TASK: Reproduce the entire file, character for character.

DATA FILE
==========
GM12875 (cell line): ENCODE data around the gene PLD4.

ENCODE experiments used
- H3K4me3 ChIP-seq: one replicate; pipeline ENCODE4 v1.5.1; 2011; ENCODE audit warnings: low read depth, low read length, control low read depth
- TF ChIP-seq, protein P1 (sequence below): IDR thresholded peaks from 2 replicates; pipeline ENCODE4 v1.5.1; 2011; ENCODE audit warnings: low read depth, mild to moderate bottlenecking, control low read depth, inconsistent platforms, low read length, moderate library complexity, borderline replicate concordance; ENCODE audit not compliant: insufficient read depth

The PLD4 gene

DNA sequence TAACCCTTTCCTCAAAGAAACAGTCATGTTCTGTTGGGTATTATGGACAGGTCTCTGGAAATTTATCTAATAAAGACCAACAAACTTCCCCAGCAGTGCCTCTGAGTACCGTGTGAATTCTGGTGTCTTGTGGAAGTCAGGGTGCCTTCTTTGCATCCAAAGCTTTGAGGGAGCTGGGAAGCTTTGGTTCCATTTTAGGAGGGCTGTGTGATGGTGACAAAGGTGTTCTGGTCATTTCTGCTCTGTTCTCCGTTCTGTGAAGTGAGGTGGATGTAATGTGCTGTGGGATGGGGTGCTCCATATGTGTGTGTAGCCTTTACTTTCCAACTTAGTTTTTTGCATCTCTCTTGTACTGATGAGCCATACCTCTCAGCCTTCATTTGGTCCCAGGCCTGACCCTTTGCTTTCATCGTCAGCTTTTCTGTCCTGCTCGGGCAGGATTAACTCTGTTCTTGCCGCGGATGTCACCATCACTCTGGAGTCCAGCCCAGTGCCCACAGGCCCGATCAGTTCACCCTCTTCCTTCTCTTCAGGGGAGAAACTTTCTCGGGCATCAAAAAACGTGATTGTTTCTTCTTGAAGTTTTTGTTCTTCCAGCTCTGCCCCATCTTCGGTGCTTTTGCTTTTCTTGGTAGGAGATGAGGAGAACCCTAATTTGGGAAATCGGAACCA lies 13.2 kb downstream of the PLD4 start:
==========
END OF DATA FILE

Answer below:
GM12875 (cell line): ENCODE data around the gene PLD4.

ENCODE experiments used
- H3K4me3 ChIP-seq: one replicate; pipeline ENCODE4 v1.5.1; 2011; ENCODE audit warnings: low read depth, low read length, control low read depth
- TF ChIP-seq, protein P1 (sequence below): IDR thresholded peaks from 2 replicates; pipeline ENCODE4 v1.5.1; 2011; ENCODE audit warnings: low read depth, mild to moderate bottlenecking, control low read depth, inconsistent platforms, low read length, moderate library complexity, borderline replicate concordance; ENCODE audit not compliant: insufficient read depth

The PLD4 gene

DNA sequence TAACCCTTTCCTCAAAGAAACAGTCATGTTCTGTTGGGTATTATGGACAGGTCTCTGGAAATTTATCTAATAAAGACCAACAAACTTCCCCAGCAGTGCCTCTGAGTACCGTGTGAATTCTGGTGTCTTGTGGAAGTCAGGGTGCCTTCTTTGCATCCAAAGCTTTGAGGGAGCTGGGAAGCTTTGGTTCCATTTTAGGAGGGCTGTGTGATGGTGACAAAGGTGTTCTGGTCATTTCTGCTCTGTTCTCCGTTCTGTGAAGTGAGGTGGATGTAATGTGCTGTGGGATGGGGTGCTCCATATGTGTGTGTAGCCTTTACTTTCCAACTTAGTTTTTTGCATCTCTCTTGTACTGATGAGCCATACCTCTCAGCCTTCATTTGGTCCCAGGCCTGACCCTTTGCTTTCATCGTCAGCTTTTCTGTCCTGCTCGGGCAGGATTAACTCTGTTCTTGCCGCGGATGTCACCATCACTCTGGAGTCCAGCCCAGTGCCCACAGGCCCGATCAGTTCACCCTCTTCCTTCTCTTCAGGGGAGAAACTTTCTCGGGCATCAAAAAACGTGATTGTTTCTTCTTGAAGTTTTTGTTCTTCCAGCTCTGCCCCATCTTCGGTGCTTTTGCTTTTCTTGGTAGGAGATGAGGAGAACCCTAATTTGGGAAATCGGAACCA lies 13.2 kb downstream of the PLD4 start: